Get used to being wrong

Get used to being wrong


We’re not good at being wrong. We chastise politicians for U-turns. We punish business leaders for changing strategies. As individuals we would rather cherry pick facts from the declining pool that support our position, than accept the burden of evidence that tells us we’re wrong.

None of this is helpful. In fact, it’s downright dangerous. Because we’re all going to be wrong a lot. That’s just the nature of things now.

Positions, traditions, ideas and beliefs, whether scientific, religious, cultural, or ideological are all subject to increasing challenge. Many are not equal to the test. The way it has always been is not the way it will always be.

It was ever thus. But our burden is the accelerated pace of change. We will be more wrong, more often than our parents.

We will have to deal with it. That doesn’t mean blindly accepting the new over the old. Every new idea deserves robust challenge. But those that pass the test? We need to learn to be better at accepting.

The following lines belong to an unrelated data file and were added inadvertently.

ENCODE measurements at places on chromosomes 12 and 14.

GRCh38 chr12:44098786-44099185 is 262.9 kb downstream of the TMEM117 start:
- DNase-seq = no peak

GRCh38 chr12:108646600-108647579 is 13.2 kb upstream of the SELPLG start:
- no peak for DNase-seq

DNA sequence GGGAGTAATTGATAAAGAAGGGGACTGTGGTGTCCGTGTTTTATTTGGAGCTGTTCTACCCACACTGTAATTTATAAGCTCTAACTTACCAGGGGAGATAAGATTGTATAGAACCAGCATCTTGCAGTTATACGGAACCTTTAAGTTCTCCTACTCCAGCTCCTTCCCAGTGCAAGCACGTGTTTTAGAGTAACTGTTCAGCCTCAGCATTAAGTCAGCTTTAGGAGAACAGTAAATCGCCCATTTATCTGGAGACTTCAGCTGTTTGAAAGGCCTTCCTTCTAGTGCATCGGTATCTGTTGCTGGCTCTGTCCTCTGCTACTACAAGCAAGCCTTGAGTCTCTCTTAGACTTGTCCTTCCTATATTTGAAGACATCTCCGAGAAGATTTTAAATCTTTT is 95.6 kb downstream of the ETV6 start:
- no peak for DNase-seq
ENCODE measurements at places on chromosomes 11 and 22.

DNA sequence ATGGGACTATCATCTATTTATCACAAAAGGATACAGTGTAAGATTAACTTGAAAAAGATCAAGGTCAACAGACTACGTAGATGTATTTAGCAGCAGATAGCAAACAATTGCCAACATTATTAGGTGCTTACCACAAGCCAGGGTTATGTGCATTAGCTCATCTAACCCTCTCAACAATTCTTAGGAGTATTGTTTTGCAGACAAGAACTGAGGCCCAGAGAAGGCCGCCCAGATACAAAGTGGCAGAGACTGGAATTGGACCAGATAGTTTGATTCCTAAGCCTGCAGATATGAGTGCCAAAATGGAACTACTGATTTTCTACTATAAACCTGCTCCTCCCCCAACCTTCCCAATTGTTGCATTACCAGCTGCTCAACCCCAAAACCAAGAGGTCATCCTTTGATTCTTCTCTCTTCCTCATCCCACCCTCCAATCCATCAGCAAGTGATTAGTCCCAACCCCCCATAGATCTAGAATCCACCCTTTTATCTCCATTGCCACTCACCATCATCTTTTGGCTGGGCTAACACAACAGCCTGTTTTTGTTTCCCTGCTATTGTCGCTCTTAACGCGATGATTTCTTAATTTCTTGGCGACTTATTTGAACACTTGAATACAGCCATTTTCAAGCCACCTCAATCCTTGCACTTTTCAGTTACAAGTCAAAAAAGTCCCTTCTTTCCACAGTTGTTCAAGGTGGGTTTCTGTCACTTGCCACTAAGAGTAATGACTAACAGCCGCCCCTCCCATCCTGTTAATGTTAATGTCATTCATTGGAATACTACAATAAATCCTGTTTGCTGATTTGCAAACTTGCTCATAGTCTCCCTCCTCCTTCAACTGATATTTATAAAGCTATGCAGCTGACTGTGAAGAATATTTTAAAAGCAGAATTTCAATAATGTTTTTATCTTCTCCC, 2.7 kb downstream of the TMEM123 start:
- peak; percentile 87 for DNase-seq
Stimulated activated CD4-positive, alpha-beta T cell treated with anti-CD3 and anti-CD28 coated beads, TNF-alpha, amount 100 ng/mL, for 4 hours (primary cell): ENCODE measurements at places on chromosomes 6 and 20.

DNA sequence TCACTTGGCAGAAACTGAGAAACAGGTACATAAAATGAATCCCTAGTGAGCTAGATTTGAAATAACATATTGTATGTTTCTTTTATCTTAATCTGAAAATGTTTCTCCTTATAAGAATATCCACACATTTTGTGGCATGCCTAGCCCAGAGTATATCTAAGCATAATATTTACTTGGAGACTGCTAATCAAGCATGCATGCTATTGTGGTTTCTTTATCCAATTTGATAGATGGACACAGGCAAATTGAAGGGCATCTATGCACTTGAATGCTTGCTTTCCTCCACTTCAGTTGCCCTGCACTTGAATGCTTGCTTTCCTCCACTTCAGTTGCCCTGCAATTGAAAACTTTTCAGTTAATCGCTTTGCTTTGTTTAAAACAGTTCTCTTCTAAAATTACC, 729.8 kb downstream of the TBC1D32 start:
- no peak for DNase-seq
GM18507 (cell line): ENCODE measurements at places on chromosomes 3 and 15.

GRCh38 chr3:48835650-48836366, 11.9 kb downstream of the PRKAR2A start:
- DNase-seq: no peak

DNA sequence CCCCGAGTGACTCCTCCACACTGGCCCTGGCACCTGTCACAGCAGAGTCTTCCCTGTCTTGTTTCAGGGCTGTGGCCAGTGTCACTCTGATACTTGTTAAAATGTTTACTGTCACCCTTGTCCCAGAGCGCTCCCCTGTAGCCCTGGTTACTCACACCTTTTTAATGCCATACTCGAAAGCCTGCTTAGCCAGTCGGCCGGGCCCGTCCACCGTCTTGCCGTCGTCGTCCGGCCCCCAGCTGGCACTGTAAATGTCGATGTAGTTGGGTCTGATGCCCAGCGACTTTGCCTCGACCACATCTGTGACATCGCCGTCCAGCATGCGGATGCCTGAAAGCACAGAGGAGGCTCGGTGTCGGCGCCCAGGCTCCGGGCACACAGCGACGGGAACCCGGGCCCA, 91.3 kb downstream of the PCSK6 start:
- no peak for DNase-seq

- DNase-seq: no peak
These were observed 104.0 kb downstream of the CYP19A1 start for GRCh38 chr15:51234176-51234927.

Most importantly, we need to teach our children to accept new ideas. To recognise when they are wrong and to adapt their position with grace.

Of course, there are some things that don’t change. Fundamental principles that go beyond law, beyond religion, beyond creed. Principles that are more important now than ever. When so much is changing we need a strong moral core.

Wheaton’s law expresses them most concisely. Every important principle in one simple statement. When so much is changing. When you don’t know right from wrong, left from right, up from down, remember this one simple rule:

Don’t be a dick.

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This article is by Tom Cheesewright. This post forms part of the Future of Business series. For more posts on this subject, visit the Future of Business page.

Tom Cheesewright

Futurist speaker Tom Cheesewright is one of the UK's leading commentators on technology and tomorrow. Tom has worked with a huge range of organisations across a variety of markets, to help them to see a clear vision of tomorrow, share that vision and respond with agility. Tom draws on his experience to create original, compelling talks that are keyed to the experience of the audience but which surprise and shock with unexpected facts and examples.

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